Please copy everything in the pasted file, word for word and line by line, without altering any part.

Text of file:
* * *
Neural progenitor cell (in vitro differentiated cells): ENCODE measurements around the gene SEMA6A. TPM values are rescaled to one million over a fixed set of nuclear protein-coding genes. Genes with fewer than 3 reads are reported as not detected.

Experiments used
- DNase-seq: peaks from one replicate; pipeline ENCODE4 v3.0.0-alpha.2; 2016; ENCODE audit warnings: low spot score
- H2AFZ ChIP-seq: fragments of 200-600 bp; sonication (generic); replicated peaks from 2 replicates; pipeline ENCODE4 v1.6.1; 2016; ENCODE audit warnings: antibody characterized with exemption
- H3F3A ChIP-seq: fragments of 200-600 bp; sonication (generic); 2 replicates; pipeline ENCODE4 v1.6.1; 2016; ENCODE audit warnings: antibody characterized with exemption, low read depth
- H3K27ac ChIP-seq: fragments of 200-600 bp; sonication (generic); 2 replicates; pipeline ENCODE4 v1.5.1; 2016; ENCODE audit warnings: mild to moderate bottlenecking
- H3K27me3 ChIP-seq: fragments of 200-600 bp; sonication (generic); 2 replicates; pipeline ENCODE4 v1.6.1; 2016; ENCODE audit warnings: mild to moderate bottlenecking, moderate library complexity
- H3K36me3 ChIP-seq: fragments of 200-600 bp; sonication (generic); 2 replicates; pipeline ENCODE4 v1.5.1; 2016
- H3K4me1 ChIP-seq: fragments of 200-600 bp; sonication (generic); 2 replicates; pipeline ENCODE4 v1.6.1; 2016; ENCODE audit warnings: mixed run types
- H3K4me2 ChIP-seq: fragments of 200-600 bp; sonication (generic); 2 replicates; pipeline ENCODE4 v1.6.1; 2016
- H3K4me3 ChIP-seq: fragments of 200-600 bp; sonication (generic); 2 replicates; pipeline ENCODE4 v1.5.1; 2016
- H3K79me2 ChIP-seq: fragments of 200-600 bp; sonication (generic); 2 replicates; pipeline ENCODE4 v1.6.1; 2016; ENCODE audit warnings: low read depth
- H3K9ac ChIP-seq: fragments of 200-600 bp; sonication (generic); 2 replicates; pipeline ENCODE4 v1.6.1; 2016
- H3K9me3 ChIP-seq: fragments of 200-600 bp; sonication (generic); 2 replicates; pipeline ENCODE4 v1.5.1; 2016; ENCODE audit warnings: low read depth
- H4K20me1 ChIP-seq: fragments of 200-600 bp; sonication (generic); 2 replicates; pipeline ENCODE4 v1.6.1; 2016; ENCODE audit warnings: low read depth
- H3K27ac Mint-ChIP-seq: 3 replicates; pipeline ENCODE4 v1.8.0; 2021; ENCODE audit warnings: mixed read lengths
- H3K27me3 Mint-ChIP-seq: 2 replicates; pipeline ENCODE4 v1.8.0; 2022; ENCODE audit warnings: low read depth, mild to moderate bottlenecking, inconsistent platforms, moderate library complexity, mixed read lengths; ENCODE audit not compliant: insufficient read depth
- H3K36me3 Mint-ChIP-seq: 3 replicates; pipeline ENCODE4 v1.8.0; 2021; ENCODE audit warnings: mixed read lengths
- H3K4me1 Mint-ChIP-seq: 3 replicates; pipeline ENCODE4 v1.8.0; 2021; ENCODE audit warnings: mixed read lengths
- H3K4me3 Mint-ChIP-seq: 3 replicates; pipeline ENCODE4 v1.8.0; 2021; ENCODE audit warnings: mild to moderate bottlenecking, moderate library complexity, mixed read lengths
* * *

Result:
Neural progenitor cell (in vitro differentiated cells): ENCODE measurements around the gene SEMA6A. TPM values are rescaled to one million over a fixed set of nuclear protein-coding genes. Genes with fewer than 3 reads are reported as not detected.

Experiments used
- DNase-seq: peaks from one replicate; pipeline ENCODE4 v3.0.0-alpha.2; 2016; ENCODE audit warnings: low spot score
- H2AFZ ChIP-seq: fragments of 200-600 bp; sonication (generic); replicated peaks from 2 replicates; pipeline ENCODE4 v1.6.1; 2016; ENCODE audit warnings: antibody characterized with exemption
- H3F3A ChIP-seq: fragments of 200-600 bp; sonication (generic); 2 replicates; pipeline ENCODE4 v1.6.1; 2016; ENCODE audit warnings: antibody characterized with exemption, low read depth
- H3K27ac ChIP-seq: fragments of 200-600 bp; sonication (generic); 2 replicates; pipeline ENCODE4 v1.5.1; 2016; ENCODE audit warnings: mild to moderate bottlenecking
- H3K27me3 ChIP-seq: fragments of 200-600 bp; sonication (generic); 2 replicates; pipeline ENCODE4 v1.6.1; 2016; ENCODE audit warnings: mild to moderate bottlenecking, moderate library complexity
- H3K36me3 ChIP-seq: fragments of 200-600 bp; sonication (generic); 2 replicates; pipeline ENCODE4 v1.5.1; 2016
- H3K4me1 ChIP-seq: fragments of 200-600 bp; sonication (generic); 2 replicates; pipeline ENCODE4 v1.6.1; 2016; ENCODE audit warnings: mixed run types
- H3K4me2 ChIP-seq: fragments of 200-600 bp; sonication (generic); 2 replicates; pipeline ENCODE4 v1.6.1; 2016
- H3K4me3 ChIP-seq: fragments of 200-600 bp; sonication (generic); 2 replicates; pipeline ENCODE4 v1.5.1; 2016
- H3K79me2 ChIP-seq: fragments of 200-600 bp; sonication (generic); 2 replicates; pipeline ENCODE4 v1.6.1; 2016; ENCODE audit warnings: low read depth
- H3K9ac ChIP-seq: fragments of 200-600 bp; sonication (generic); 2 replicates; pipeline ENCODE4 v1.6.1; 2016
- H3K9me3 ChIP-seq: fragments of 200-600 bp; sonication (generic); 2 replicates; pipeline ENCODE4 v1.5.1; 2016; ENCODE audit warnings: low read depth
- H4K20me1 ChIP-seq: fragments of 200-600 bp; sonication (generic); 2 replicates; pipeline ENCODE4 v1.6.1; 2016; ENCODE audit warnings: low read depth
- H3K27ac Mint-ChIP-seq: 3 replicates; pipeline ENCODE4 v1.8.0; 2021; ENCODE audit warnings: mixed read lengths
- H3K27me3 Mint-ChIP-seq: 2 replicates; pipeline ENCODE4 v1.8.0; 2022; ENCODE audit warnings: low read depth, mild to moderate bottlenecking, inconsistent platforms, moderate library complexity, mixed read lengths; ENCODE audit not compliant: insufficient read depth
- H3K36me3 Mint-ChIP-seq: 3 replicates; pipeline ENCODE4 v1.8.0; 2021; ENCODE audit warnings: mixed read lengths
- H3K4me1 Mint-ChIP-seq: 3 replicates; pipeline ENCODE4 v1.8.0; 2021; ENCODE audit warnings: mixed read lengths
- H3K4me3 Mint-ChIP-seq: 3 replicates; pipeline ENCODE4 v1.8.0; 2021; ENCODE audit warnings: mild to moderate bottlenecking, moderate library complexity, mixed read lengths